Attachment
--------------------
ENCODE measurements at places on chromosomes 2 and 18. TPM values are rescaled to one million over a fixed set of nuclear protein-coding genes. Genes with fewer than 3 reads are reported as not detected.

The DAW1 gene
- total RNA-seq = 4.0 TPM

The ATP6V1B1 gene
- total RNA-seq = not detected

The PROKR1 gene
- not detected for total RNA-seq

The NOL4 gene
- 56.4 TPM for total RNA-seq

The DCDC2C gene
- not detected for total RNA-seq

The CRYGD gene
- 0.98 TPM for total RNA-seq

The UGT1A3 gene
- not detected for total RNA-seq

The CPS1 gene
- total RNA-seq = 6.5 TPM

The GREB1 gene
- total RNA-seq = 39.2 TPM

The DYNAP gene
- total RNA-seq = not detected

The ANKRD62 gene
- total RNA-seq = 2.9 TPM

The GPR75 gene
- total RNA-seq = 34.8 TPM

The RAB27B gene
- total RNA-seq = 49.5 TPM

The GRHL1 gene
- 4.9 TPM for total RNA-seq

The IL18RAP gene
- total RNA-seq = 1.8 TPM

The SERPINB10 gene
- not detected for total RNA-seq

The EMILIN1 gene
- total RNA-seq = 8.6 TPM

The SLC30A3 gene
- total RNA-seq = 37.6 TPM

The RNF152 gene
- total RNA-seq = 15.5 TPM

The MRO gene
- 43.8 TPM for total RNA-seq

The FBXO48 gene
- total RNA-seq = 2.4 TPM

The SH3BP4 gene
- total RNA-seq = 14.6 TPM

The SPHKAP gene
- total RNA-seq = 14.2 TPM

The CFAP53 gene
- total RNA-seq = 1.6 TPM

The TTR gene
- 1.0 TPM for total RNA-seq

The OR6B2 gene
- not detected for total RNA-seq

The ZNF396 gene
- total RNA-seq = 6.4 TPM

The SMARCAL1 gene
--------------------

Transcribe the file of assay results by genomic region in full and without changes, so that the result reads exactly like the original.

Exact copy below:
ENCODE measurements at places on chromosomes 2 and 18. TPM values are rescaled to one million over a fixed set of nuclear protein-coding genes. Genes with fewer than 3 reads are reported as not detected.

The DAW1 gene
- total RNA-seq = 4.0 TPM

The ATP6V1B1 gene
- total RNA-seq = not detected

The PROKR1 gene
- not detected for total RNA-seq

The NOL4 gene
- 56.4 TPM for total RNA-seq

The DCDC2C gene
- not detected for total RNA-seq

The CRYGD gene
- 0.98 TPM for total RNA-seq

The UGT1A3 gene
- not detected for total RNA-seq

The CPS1 gene
- total RNA-seq = 6.5 TPM

The GREB1 gene
- total RNA-seq = 39.2 TPM

The DYNAP gene
- total RNA-seq = not detected

The ANKRD62 gene
- total RNA-seq = 2.9 TPM

The GPR75 gene
- total RNA-seq = 34.8 TPM

The RAB27B gene
- total RNA-seq = 49.5 TPM

The GRHL1 gene
- 4.9 TPM for total RNA-seq

The IL18RAP gene
- total RNA-seq = 1.8 TPM

The SERPINB10 gene
- not detected for total RNA-seq

The EMILIN1 gene
- total RNA-seq = 8.6 TPM

The SLC30A3 gene
- total RNA-seq = 37.6 TPM

The RNF152 gene
- total RNA-seq = 15.5 TPM

The MRO gene
- 43.8 TPM for total RNA-seq

The FBXO48 gene
- total RNA-seq = 2.4 TPM

The SH3BP4 gene
- total RNA-seq = 14.6 TPM

The SPHKAP gene
- total RNA-seq = 14.2 TPM

The CFAP53 gene
- total RNA-seq = 1.6 TPM

The TTR gene
- 1.0 TPM for total RNA-seq

The OR6B2 gene
- not detected for total RNA-seq

The ZNF396 gene
- total RNA-seq = 6.4 TPM

The SMARCAL1 gene